Topics at a Glance
There is a natural curiosity about CDC. Health professionals and the public want to be kept abreast of the latest scientific findings and health recommendations. Then there are others who want to know why CDC is mentioned in so many television shows and movies. As the nation′s premier health and research agency, CDC strives to improve the health of the public in every stage of life. CDC collaborates with partners to create the expertise, information, and tools that people and communities need to protect their health – through saving lives, protecting people, and saving money through prevention. Learn more about the many programs and projects that CDC is involved in, visit http://www.cdc.gov/24-7/.
Million Hearts™ is a national initiative to prevent 1 million heart attacks and strokes by 2017. It aligns existing efforts, as well as creates new programs, to improve health across communities and help Americans live longer, more productive lives. This will be accomplished through empowering Americans to make healthy choices and improving care for people who do need treatment by encouraging a targeted focus on the "ABCS"—Aspirin for people at risk, Blood pressure control, Cholesterol management and Smoking cessation.
More information on Million Hearts, visit http://millionhearts.hhs.gov/.
Where are we today with HIV/AIDS in the United States?
CDC estimates that about 1 million people in the United States are living with HIV or AIDS. About 25% of these people do not know that they are infected and not knowing puts them and others at risk.
As a part of its overall public health mission, CDC provides leadership in helping control the HIV/AIDS epidemic by working with community, state, national, and international partners in surveillance, research, and prevention and evaluation activities.
Listen as speakers discuss the latest information and technology on prevention, transmission, and living with the HIV/AIDS virus. Visit the National Center for HIV/AIDS, Viral Hepatitis, STD, and TB Prevention for more information.
What are the economic impacts of an obese society?
During the past 20 years, there has been a dramatic increase in obesity in the United States and rates remain high. In 2010, no state had a prevalence of obesity less than 20%. More than one third of U.S. adults, which is more than 72 million people and 16% of U.S. children, are obese. Since 1980, obesity rates for adults have doubled and rates for children have tripled. Obesity rates among all groups in society—irrespective of age, sex, race, ethnicity, socioeconomic status, education level, or geographic region—have increased markedly. Health concerns related to obesity-Type 2 diabetes, high blood pressure, stroke, gallbladder disease, and many others-can have significant economic impacts on a society. Speakers illustrate how innovative efforts, on behalf of CDC, have contributed to outreach, education and the leveling of obesity in the United States. Learn more about obesity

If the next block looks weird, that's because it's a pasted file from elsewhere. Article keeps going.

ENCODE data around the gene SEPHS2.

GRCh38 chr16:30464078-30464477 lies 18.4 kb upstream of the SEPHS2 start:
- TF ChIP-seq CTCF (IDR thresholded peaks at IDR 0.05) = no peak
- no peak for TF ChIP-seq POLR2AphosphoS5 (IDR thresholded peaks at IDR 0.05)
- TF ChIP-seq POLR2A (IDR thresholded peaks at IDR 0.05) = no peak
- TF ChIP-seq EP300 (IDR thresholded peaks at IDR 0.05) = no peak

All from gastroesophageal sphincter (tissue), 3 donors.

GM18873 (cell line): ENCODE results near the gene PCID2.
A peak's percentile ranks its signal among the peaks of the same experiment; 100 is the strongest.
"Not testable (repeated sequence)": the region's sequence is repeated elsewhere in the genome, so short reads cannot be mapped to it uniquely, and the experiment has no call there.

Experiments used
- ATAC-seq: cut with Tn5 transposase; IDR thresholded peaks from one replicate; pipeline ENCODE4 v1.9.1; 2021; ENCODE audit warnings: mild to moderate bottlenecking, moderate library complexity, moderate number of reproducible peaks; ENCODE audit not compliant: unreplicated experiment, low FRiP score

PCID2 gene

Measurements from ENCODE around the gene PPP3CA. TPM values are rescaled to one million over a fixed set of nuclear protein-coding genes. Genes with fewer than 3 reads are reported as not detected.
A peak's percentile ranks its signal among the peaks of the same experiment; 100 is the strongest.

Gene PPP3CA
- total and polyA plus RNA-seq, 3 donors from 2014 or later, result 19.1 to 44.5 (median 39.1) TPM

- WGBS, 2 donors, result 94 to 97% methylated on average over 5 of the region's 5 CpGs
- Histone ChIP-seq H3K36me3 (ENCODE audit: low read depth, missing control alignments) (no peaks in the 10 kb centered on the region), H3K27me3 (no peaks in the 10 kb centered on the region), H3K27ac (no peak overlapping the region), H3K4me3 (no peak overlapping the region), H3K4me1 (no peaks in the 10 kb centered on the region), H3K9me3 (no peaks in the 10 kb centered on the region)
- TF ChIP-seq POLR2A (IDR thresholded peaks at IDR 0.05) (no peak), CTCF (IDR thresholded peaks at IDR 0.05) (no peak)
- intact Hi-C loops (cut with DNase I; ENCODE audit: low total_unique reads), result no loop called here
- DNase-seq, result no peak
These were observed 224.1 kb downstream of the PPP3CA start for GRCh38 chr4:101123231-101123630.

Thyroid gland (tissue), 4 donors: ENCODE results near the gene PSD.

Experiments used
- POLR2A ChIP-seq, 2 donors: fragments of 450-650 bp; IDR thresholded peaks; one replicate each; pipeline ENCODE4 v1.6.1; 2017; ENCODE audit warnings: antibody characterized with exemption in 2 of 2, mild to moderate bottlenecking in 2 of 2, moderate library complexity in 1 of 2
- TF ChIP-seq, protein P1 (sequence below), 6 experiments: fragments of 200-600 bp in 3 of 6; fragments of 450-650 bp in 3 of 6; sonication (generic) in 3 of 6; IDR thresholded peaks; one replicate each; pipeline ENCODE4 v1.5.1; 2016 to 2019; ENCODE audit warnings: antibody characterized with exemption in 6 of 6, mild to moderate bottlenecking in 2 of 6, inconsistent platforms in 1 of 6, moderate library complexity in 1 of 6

Should I be concerned about Diabetes?
Diabetes is the 6th leading cause of death in the United States. It can cause serious health complications including heart disease, blindness, kidney failure, and even lower-extremity amputations. As of 2007, 23.6 million people—7.8% of the population—have diabetes and 1.6 million new cases of diabetes was diagnosed in people aged 20 years or older. Although not contagious, there are certain factors that can increase the risk of developing diabetes. Learn what those risks are and more as presenters provide the latest information on the different types and prevention of diabetes, and living healthy with the disease. Visit CDC’s Diabetes Public Health Resource for more information.
Are vaccines necessary?
The top reason most people choose vaccination is to protect their children and themselves from potentially serious, even life-threatening diseases. There are other benefits, too. For example, widespread vaccination decreases disease, providing some protection for others in the community, such as infants who are too young to be fully vaccinated. Vaccines are safe and effective, and they remain necessary. Although many vaccine-preventable diseases are rare in the U.S., they still circulate here and around the world, so the threat of disease remains. The threat increases if vaccination rates fall. Listen as CDC scientists explain how and why vaccinations save lives and visit the National Center for Immunization and Respiratory Diseases (NCIRD).
Is the threat of a Pandemic Influenza real?
Yes. In the event of an influenza outbreak a pandemic will migrate rapidly among populations, causing serious illness in an extremely short amount of time. Although we cannot predict when the next influenza pandemic will occur; we can prepare for the potentially wide spread impact it may have on the human populace. Learn how to respond and be prepared in the home and workplace if there is a pandemic outbreak. For more information on influenza, please see Learn more about influenza.Top of Page
- Page last reviewed: August 7, 2012
- Page last updated: August 7, 2012
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- Centers for Disease Control and Prevention
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